When Guardiola fights against Bielsa

Today Pep Guardiola will lead his army to Elland Road. It was the first time he set foot in this stadium, and also the first time he met “teacher” Marcelo Bielsa in the Premier League.
Before Leeds welcomed Man City in Elland Road, Pep and Bielsa had practically fought each other three times. That was nine seasons ago, when Bielsa was at Atlethic Bilbao. At San Mames, it took until 90 + 1 for Pep’s Barca to equalize 2-2 thanks to Lionel Messi, after Bilbao’s Fernando Amorebieta was sent off. It was a good game, a real brainstorming.

In the return season, Barca won 2-0. If you only look at the dancing of the numbers, it is easy to say that the student has won against the teacher. But if you look at the players’ dances, not many people are sure of the victory mentioned above. Football is sometimes determined by the moment of the situation. Just for a moment of the situation, one is at the top, one is back into darkness.

Many people still wonder about the story of why Pep considers Bielsa a teacher. When and where did Pep learn Bielsa, and what? And why does a student have so many titles while the teacher is so poor in achievement, if not having failed many times? In the short term, let’s solve the second question with another question, “Do all the teachers of Einstein or Stephen Hawking have to be better and more accomplished than them?”

In 2006, after retiring as a player, Pep was prompted by a coaching career as many judges learned a lot from Johan Cruyff, Van Gaal, Bobby Robson, Carlos Mazzone. and Fabio Capello, especially in methods. But Pep is in no hurry for that. He flew to Argentina, where he wanted to meet other masters: Luis Cesar Menotti, Ricardo La Volpe … He wanted to learn more.

Menotti, after meeting Pep, remarked that “He did not come here to ask us for further advice. In fact, he already knows all”. That is a sincere commendation. But Pep still felt not enough.

That exchange is full, just like a match. Starting from curious exploration about each other, progressing to heated debates, followed by both computer analysis, technical reviews … and finally sharing about a common obsession with a philosophy of comprehensive control (including control of the ball, control of space, control of the game and how to have his team play “the lead” in the game). At times, they even needed to illustrate, they even forced David Trueba to perform his stigmatization with … the chairs.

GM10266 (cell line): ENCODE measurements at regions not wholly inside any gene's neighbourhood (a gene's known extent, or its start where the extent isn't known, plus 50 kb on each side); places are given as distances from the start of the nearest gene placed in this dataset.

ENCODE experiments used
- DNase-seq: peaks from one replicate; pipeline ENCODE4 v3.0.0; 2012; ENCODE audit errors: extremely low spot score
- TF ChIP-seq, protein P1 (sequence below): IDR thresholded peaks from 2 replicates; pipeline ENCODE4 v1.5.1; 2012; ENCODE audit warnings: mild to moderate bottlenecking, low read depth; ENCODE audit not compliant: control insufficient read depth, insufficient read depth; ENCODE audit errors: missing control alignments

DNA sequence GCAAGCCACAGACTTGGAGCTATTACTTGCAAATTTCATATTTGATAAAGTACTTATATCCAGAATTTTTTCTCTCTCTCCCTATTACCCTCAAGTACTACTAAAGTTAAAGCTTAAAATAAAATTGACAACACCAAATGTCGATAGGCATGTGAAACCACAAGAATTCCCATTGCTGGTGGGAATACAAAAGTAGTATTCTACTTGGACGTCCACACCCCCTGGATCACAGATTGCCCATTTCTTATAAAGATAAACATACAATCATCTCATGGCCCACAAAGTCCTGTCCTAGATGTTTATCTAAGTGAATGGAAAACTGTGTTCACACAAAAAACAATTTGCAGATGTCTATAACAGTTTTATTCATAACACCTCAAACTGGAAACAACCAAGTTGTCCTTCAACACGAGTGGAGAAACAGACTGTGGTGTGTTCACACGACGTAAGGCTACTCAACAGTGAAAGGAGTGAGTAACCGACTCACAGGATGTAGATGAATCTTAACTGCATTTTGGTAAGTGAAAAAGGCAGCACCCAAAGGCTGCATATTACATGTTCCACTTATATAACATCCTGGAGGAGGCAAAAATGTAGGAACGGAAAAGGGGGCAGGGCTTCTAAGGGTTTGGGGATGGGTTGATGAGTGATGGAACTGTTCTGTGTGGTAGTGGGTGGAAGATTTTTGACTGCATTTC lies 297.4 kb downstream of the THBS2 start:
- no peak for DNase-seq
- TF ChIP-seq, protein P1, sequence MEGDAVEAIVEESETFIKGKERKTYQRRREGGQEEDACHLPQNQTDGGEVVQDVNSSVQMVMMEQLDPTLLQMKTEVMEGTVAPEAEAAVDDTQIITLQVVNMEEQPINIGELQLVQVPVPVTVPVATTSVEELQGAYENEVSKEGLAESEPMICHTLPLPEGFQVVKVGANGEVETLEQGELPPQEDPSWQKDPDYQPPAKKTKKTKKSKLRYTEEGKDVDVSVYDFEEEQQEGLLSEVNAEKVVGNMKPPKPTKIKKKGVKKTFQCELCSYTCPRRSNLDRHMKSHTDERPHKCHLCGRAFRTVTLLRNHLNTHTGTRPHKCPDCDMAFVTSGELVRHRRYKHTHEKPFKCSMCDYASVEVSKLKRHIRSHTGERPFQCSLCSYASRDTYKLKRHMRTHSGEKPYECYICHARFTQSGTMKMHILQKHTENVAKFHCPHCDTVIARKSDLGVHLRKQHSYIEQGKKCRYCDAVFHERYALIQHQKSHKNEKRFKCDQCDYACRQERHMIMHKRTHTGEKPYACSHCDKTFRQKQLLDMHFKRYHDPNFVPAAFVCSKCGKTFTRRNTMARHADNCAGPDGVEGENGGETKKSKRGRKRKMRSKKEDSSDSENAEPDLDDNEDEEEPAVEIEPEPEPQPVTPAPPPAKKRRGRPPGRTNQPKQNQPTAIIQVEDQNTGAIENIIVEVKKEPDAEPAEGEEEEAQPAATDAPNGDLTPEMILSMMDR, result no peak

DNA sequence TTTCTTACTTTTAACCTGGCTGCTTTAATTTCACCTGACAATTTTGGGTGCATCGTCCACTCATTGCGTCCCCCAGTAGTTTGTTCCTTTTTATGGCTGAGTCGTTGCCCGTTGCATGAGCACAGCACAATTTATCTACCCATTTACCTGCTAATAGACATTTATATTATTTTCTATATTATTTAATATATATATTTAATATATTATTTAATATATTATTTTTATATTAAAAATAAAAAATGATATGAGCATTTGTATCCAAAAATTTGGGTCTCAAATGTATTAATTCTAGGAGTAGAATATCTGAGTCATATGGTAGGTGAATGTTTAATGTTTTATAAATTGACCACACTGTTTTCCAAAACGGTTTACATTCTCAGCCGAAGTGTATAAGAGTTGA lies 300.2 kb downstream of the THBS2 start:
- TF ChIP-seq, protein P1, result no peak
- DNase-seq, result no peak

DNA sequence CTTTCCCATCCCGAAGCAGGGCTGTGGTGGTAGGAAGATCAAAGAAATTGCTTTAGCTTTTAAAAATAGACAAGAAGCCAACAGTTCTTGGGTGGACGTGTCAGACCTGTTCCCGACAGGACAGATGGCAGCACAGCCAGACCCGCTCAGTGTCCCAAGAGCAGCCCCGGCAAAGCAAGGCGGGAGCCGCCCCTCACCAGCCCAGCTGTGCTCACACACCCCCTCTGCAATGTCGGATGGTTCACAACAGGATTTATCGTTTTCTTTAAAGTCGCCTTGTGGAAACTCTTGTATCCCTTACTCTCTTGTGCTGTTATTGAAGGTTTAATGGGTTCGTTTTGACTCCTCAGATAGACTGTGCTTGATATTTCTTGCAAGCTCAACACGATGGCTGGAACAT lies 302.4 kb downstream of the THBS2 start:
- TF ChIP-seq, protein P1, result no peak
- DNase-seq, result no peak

Between them there are many similarities in football, but in addition to the factor that is haunted by the philosophy of comprehensive control, there is also an attitude factor in football. And when Bielsa shared that “the team can play sometimes or not but the ability will depend on inspiration and effort, it depends on each player, with the most important attitude: no compromise”. Pep nodded and recorded every word of that statement. Up to now, it is still the guideline for his actions.

When he saw Pep off the gate of the mansion, Bielsa asked a very sincere question “You, a man who understands every corner of football, knows the lies of the people in the world, but still Why are you going back to football as a coach? Pep replied briefly: “I need that bloodline”.
Bielsa also began to admire Pep from that day. He is considered the el loco, the “old man” in football, but he also sees a madness lurking in Pep’s calm and elegant appearance. And Bielsa gave Pep a valuable advice when facing the media in football “don’t consider big TV channels more important than small newspapers”. That advice, Pep applied immediately when working at Barca with his law “allowing one-on-one interviews to avoid feeling this place is favored over there”.

And Pep’s respect for Bielsa is most evident in the third time their two teams meet in Spain. May 25, 2012, at Vicente Calderon, Pep had his last match as captain of Barca. It was the King’s Cup final, and opposite Pep was Biel’s Bilbao